Then it was a spot of Dancergy with Mr. Motivator. Why not? Turns out Mr. M is actually quite the dude. He’s not all ker-azy neon lycra, but a had some top self love tips for us too. Folk were grinning from ear to ear. And I thought he was just the Timmy Mallett of fitness. Respect. Feeling much better than the day before, I slurped on a Purple Haze smoothie and mooched around “the shops”. Any opportunity…

There was lots of crafty gear on offer, novelty thingies, handmade stuff and cool clothes. I picked up a High School Musical cushion for the Bloke, as he’d been using his coat for comfort. Wandering into the Mindfield, I spotted Roisin Ingle and Pauline McLynn chatting to Amy Huberman outside the Arts Council Literary Stage. What luck! Ingle was about to interview the two authors so I took a pew inside.

Hubes was funny in a sassy way and McLynn was funny in a hilarious way. And they both imparted some very savvy writing tips. A great random find. I was forced to think about my own writing. I’m working on my first novel. My laptop was stolen a couple of weeks ago and I lost a fair bit. But the fire has been under me ever since. Listening to two “real” writers was totally inspirational, I’ve gotta say.

Passing the Main Stage I was just in time for the Duckworth Lewis Method. Neil Hannon and the Pugwash crew in fancy dress. They were leading a merry crowd with feel good cricket tunes. Thomas Walsh was in his element, strumming away in a top hat. It was back to Trenchtown via Body & Soul, where I enjoyed a choir all in black and white polka dots. Children danced and played, it was lovely!

After an interlude, reading Scott Evans’ book “Closer Still” in my tent, I met up with the Bloke’s gang. As a bunch of forty something guys, their tribe was more evident at this year’s Picnic than mine. Along with the college crowd, the families and the hippies, forty something types were out in droves. They joked that security hadn’t bothered fleecing them for cans. But the music was certainly up their street.

With Himself working away, I went with the lads to see Robert Plant presents Sensational Space Shifters on the Main Stage. Wow! The Led Zeppelin front man still has it in spades. That unique brand of sexy… Funny how a 65 year old can channel it, but a field full of young ‘uns have no idea. I’ve never seen so much flesh. Cheeks are the new cleavage, but it’s the rare Irish girl has the legs for hot pants.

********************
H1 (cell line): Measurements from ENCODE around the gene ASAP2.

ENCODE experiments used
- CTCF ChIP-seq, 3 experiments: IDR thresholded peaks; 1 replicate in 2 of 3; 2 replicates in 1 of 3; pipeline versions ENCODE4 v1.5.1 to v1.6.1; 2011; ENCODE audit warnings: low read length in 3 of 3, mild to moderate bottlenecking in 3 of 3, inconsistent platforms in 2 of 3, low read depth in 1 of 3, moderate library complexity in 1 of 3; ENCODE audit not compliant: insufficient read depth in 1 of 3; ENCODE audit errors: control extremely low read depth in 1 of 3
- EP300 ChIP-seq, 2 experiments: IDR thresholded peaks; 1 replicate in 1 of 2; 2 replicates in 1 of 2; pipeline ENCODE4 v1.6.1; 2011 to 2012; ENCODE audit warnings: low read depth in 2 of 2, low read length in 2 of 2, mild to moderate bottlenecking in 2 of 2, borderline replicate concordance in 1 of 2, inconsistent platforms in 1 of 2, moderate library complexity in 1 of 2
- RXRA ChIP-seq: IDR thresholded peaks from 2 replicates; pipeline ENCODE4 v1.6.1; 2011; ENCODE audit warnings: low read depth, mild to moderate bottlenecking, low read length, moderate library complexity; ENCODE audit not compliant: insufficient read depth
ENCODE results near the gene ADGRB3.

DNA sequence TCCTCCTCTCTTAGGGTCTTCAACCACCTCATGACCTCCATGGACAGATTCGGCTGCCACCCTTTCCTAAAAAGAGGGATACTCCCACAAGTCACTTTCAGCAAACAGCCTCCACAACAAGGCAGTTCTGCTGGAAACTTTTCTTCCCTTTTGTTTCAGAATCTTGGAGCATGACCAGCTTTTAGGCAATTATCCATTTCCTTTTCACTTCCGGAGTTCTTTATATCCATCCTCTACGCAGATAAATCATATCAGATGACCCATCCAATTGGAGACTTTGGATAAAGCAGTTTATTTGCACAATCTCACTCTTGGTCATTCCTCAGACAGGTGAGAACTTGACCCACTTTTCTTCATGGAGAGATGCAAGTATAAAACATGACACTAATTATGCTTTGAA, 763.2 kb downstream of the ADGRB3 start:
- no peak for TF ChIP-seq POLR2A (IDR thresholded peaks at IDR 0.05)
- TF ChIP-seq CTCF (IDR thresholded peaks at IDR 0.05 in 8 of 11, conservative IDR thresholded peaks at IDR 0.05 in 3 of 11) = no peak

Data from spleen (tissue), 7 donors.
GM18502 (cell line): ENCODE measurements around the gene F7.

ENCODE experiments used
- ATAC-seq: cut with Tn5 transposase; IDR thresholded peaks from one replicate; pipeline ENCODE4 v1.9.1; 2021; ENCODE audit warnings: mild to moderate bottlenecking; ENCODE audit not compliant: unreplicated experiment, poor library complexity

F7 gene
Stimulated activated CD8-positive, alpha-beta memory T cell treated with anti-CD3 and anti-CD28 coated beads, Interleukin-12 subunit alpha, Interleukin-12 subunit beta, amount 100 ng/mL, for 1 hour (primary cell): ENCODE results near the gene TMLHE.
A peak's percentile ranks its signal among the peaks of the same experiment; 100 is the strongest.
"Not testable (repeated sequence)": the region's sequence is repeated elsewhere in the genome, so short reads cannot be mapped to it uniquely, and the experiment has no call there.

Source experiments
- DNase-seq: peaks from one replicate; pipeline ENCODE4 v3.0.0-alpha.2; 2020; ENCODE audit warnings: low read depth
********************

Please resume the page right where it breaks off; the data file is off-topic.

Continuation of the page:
I got word from a couple of pals who were at Little Green Cars in the Electric Arena, so I multi-gigged and scooched on over. Midway, I encountered two scantily clad girls who asked me to photograph them on their iPhones. As they posed up a storm, and thanked me in faux American accents I thought of my 22 year old self. Vodka, mini skirts and my whole life ahead of me. That was fifteen years ago.

Little Green Cars were ace. Ones to watch, according to my sources. Peckish, we headed to Saba for bites. My chums scoffed Pad Thai noodles and kindly offered me some of their Yellow Curry potato wedges and a round up of their Picnic must-sees. I’m not much good with modrin bands, having stopped buying records when I left school. My music collection is a Britpop graveyard. Back to Robert Plant…

I hooked up with the Bloke, who was free for now, and we went on the hunt for food. I’ve turned vegetarian, after years of being meat-friendly but mostly veggie. It’s so much easier, now I’m 100%. Yummy scran is part of the Electric Picnic experience, whether you want a burger or a gourmet meal. I filled up on paneer and veg curry from Karuna’s Kitchen while Himself enjoyed Dixieland chicken gumbo.

It was hello, goodbye and he was off to Billy Bragg as I went to Bjork. That’s why I love this man. I can be me and he can be him. That simple. It’s something I came to appreciate even more that weekend. I’ve always feared becoming someone’s “other half”. With the Bloke, I’m still a whole person. Me. But now with another whole person to hang around with. Him. Who’s kind, funny and my best friend.